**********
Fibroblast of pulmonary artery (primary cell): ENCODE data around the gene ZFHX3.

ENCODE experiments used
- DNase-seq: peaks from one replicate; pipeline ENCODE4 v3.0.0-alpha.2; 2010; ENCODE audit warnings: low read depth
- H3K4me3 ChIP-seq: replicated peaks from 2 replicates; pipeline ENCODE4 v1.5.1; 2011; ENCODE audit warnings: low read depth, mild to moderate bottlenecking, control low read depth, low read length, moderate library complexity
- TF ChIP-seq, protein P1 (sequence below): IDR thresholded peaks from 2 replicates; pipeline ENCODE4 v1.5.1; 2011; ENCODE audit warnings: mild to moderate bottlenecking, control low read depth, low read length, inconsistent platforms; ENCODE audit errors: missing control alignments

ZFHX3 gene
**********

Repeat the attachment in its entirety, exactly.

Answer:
Fibroblast of pulmonary artery (primary cell): ENCODE data around the gene ZFHX3.

ENCODE experiments used
- DNase-seq: peaks from one replicate; pipeline ENCODE4 v3.0.0-alpha.2; 2010; ENCODE audit warnings: low read depth
- H3K4me3 ChIP-seq: replicated peaks from 2 replicates; pipeline ENCODE4 v1.5.1; 2011; ENCODE audit warnings: low read depth, mild to moderate bottlenecking, control low read depth, low read length, moderate library complexity
- TF ChIP-seq, protein P1 (sequence below): IDR thresholded peaks from 2 replicates; pipeline ENCODE4 v1.5.1; 2011; ENCODE audit warnings: mild to moderate bottlenecking, control low read depth, low read length, inconsistent platforms; ENCODE audit errors: missing control alignments

ZFHX3 gene